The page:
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David Williams-Ellis: “The biggest joy as an artist is to observe people”

I meet with David at the Portland Gallery near The Ritz. He’s upbeat and chirpy, but says he’s a bit tired after two consecutive exhibition nights. “I absolutely adore the human figure,” exclaims David. “I want to make pieces that hit you in the pit of the stomach, that stops and arrests you.” The sculptor has certainly succeeded with this in his latest exhibition, ELEMENTAL, his first major one in London in a decade.

We sit surrounded by his stunning pieces, girls who are twirling around; their bodies and movements shaped by wind and rain; stretching for something beyond sight, or comfortably enclosed within themselves. The so called “umbrella girls” lean in one direction while being safely held in the negative space around them by their umbrellas. It is a strikingly unique way of portraying female energy, their sheer beauty breathtaking.

I can tell when I’m making something good by a deep emotional feeling. I forget everything and reach a state of bliss – it’s totally instinctive. I can’t explain it,” says David, “other than the adrenaline high and feeling of being completely drained of energy afterwards,” he adds. David takes a few moments before carefully answering my questions.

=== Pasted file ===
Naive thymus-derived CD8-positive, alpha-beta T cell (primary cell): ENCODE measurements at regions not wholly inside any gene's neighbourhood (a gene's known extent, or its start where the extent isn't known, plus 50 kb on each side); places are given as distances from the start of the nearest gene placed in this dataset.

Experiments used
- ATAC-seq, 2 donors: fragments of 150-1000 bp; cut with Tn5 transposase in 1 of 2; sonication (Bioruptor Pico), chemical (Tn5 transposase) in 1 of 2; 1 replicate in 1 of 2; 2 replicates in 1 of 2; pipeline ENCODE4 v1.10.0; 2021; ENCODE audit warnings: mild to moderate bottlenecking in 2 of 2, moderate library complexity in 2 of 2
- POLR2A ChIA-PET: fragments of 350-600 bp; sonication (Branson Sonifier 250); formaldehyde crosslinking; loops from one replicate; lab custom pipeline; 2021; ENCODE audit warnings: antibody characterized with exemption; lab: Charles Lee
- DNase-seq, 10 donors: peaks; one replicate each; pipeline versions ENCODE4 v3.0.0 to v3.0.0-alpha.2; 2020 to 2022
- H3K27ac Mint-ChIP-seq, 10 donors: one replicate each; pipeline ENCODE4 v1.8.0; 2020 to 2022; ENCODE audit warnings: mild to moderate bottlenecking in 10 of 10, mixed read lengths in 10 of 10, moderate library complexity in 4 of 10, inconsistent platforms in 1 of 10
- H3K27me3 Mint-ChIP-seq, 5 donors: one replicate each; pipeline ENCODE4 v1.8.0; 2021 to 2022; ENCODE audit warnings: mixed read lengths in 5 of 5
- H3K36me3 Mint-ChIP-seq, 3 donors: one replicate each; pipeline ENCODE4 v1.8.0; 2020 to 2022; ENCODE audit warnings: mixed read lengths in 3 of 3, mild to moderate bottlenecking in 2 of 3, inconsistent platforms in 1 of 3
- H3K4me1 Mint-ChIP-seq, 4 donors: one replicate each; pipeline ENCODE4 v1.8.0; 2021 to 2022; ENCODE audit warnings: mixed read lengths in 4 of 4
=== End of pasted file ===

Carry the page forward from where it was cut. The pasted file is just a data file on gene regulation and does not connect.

David grew up in a family full of artists and tells me he was exposed early on to what beauty was about when he was dragged around the Louvre at the age of four. That his upbringing trained the eye and that he used to draw a lot as a child. Today he soaks up as much as he can of all kinds of art forms for inspiration: literature, classical music and particularly opera, music festivals, paintings, objects, history, landscapes, the outdoors and the sea.

Cumbria-based David tells me he got the inspiration for the umbrella figures in the underground at Victoria. As the train rushed pass, he caught a glimpse of a picture of Gabrielle Aplin holding an umbrella. The image stayed in his mind and later shaped the weather theme represented in his latest works.

Suddenly with a model I see something that will grab me, an idea. You don’t really know what will come out of it until you start working with them. It’s has a lot to do with the relationship between the artist and the muse and what they bring to it,” he says thoughtfully, and adds frankly: “I’m always surprised by the women I end up working with as models; they are not necessarily the ones that others would choose.”

There is something profoundly youthful about David, mixed with the experience that comes with age  an aura of quiet energy. His advice to aspiring artists is to draw, work hard, not to worry about it if the enthusiasm and will is there, and, to paraphrase Nike: to ‘just do it’.

I ask him what he would like to achieve next in his career, and his response is quick: “A really big public piece.” David has done several public works in Hong Kong, Japan and Europe previously. He says he is excited to work with new patination techniques and a variety of colour. Does he consider his own work to be unique? “Yes and no. I only aim to do something really good, different and intense. The biggest joy as an artist is to observe people,” he points out.

When I leave the gallery and head out into the December cold it strikes me what a warm presence David has. Something that inevitably has given birth to and infused the female sculptures, who seem to come alive before the gaze of their observer, within their own space and on their own terms.

by Karin Wasteson, [email protected]

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